Many eyes are on us today, such is the interest in getting it right. I say to those on the Government benches, “Please listen and let us help you to get it right.”
There is a lot to cover, so I have chosen a few themes that strike me as the most pertinent and most in need of being the focus of our attention. First, Audit Scotland’s report focuses on concerns over the infrastructure and workforce requirements to deliver the policy fully and on time. The second theme is sustainable funding and the role that funded providers will play, and the third is how the policy is being communicated by local authorities to early years providers.
Audit Scotland’s report raises serious concerns about whether local authorities will have the staff, capital infrastructure and networks in place to deliver the Government’s ambition in five short months. By September 2019, the number of staff who had been recruited to meet council-delivered demand was around 4,300, which is about half of the 8,200 staff that they will need to be fully staffed. By any measure, that is some way off target, and that is before we discuss the funded provider sector, which is also struggling as many staff move from private to council settings.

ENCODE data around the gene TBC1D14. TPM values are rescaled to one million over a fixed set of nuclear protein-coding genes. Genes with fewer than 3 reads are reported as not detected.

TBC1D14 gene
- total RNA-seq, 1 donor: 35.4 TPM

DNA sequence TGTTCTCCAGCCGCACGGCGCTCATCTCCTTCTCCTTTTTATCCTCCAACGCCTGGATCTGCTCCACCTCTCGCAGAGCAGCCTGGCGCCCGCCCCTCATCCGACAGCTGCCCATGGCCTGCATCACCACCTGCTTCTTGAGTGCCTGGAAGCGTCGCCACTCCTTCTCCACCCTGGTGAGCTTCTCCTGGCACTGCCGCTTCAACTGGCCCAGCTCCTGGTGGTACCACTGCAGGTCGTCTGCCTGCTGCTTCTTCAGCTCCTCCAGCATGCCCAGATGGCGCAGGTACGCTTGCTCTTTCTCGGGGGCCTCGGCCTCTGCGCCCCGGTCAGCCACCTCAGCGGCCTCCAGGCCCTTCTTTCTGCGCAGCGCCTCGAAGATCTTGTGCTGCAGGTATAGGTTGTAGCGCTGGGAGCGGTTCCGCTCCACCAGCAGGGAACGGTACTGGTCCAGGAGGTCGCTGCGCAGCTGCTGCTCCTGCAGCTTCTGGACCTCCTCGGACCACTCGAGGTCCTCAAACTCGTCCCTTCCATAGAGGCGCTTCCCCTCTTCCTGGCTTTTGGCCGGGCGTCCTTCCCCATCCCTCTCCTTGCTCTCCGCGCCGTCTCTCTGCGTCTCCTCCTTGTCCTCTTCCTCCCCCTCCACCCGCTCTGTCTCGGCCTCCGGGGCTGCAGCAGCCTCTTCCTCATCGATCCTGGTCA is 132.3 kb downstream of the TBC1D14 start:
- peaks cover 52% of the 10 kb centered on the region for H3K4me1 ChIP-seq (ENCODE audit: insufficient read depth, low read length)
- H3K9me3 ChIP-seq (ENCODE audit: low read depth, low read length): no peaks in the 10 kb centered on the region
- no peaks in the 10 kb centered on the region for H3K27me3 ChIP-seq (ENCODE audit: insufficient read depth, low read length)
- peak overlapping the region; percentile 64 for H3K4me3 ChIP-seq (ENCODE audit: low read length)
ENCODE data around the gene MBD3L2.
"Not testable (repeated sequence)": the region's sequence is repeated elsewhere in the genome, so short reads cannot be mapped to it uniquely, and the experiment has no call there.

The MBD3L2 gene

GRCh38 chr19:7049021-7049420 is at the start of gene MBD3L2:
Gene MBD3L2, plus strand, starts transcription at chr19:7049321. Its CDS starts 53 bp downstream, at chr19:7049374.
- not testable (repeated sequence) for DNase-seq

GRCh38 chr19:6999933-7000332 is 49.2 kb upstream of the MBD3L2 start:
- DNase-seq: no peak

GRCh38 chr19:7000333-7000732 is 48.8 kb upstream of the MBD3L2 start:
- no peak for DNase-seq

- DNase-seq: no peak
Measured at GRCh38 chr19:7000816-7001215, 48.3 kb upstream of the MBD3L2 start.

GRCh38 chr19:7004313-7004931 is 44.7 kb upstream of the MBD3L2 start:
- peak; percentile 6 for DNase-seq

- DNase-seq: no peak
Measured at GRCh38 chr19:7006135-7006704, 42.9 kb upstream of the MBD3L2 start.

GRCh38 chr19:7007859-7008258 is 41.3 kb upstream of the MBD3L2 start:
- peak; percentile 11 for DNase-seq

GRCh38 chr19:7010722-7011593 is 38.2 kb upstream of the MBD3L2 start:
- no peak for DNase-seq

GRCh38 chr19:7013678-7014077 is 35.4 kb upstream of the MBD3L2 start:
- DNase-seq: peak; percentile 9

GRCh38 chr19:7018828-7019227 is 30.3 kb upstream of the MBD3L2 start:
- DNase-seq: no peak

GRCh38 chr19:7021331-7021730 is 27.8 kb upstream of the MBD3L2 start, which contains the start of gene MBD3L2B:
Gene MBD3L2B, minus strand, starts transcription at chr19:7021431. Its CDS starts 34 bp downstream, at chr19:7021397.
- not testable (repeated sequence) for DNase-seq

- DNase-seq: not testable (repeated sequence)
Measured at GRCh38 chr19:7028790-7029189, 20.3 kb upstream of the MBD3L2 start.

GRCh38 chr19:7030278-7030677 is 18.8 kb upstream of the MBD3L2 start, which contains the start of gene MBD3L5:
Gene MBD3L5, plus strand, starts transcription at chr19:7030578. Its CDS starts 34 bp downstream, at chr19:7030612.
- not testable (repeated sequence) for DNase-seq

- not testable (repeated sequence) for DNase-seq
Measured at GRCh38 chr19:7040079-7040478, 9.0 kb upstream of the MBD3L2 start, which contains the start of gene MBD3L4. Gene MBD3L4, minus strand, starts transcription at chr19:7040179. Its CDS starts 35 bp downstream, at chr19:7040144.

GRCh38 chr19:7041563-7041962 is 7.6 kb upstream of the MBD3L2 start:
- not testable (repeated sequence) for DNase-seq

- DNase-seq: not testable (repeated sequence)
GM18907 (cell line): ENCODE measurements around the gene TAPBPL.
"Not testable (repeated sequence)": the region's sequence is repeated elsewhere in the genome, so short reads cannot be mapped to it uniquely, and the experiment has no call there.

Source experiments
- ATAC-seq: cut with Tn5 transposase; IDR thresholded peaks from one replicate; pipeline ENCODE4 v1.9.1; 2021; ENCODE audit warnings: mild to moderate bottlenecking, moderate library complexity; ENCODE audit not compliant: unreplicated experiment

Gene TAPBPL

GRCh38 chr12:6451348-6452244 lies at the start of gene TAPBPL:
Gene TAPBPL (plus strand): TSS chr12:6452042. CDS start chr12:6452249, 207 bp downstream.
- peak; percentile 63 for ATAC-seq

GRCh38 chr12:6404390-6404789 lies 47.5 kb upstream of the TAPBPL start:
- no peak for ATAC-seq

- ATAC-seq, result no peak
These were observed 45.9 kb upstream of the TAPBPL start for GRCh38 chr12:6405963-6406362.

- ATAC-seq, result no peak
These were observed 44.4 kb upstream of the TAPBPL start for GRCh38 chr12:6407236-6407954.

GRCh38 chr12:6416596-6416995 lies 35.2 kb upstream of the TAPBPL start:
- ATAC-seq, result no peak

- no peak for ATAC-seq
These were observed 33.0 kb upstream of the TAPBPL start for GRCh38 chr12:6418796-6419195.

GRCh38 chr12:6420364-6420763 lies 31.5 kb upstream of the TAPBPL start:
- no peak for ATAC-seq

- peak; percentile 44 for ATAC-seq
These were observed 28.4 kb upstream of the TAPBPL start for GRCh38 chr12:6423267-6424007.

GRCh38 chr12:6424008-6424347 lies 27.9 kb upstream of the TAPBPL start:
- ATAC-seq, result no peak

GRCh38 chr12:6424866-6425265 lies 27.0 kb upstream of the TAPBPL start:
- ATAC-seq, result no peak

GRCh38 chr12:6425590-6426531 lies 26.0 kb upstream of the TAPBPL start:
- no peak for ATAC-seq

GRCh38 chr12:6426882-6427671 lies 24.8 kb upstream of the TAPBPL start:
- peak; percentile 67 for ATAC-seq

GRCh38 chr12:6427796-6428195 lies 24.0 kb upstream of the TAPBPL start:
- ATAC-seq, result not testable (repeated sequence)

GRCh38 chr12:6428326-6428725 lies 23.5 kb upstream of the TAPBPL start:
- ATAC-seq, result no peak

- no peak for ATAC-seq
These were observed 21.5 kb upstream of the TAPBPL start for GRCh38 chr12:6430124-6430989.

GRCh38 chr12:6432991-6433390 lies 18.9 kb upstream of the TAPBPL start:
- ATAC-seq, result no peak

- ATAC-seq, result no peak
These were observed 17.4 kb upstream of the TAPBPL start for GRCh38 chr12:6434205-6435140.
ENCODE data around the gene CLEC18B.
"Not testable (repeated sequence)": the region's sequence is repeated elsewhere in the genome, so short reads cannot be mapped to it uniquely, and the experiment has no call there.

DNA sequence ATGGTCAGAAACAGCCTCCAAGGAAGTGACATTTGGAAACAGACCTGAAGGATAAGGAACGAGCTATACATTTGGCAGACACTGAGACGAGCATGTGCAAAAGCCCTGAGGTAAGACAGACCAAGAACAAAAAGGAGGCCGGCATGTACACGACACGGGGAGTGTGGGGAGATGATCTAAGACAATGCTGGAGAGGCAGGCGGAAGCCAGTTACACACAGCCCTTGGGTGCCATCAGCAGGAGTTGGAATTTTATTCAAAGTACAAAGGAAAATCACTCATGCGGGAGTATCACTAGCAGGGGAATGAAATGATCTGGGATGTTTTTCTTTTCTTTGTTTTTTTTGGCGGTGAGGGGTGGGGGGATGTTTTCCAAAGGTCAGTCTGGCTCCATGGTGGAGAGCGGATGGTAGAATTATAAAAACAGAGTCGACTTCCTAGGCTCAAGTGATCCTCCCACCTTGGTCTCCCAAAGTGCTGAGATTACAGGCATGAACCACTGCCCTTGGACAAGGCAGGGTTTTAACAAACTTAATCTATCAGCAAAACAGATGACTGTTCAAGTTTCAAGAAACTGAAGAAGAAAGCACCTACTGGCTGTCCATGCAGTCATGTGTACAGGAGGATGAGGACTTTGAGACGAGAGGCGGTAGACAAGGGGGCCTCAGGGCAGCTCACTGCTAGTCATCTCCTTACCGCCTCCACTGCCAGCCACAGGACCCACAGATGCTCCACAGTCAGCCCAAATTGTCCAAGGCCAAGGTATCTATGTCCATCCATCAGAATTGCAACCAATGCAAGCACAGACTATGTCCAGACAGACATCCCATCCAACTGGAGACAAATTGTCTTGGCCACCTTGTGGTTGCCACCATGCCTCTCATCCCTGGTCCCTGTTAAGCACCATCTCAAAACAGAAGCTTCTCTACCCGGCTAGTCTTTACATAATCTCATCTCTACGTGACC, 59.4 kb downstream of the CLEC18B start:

The minister will be keen to wax lyrical about what the Scottish Government has done so far and, today, she will no doubt point towards the increase in training opportunities and Government initiatives that are under way to improve recruitment. That is all very welcome, but the numbers speak for themselves. What started as an absolute guarantee from the minister to deliver the policy by August 2020 last week turned into the comment that: